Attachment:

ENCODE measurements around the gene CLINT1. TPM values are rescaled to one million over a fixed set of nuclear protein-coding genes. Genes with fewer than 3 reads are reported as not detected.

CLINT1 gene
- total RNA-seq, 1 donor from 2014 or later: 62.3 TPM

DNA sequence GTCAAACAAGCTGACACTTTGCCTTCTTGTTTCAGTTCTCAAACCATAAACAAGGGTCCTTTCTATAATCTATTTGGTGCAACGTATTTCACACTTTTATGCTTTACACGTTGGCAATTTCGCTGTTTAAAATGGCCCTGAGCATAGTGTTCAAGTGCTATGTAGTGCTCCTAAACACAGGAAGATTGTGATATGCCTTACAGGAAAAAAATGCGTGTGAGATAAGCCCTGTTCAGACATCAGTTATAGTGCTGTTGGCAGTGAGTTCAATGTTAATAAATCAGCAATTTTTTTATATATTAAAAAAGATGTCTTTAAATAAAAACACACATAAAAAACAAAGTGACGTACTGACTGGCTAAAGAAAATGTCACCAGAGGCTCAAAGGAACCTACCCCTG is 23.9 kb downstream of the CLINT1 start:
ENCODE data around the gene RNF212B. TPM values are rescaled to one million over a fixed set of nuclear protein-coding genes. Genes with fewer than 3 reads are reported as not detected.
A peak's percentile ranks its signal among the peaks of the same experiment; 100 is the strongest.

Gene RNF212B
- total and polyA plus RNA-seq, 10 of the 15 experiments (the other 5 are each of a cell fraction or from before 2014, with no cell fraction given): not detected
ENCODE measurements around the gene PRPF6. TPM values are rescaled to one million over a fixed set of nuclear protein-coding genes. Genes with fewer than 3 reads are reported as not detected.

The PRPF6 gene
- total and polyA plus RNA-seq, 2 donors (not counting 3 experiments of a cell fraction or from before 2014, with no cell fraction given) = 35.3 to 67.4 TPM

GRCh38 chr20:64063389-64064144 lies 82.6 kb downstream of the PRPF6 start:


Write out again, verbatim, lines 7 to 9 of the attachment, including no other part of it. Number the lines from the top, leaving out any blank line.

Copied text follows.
Gene RNF212B
- total and polyA plus RNA-seq, 10 of the 15 experiments (the other 5 are each of a cell fraction or from before 2014, with no cell fraction given): not detected
ENCODE measurements around the gene PRPF6. TPM values are rescaled to one million over a fixed set of nuclear protein-coding genes. Genes with fewer than 3 reads are reported as not detected.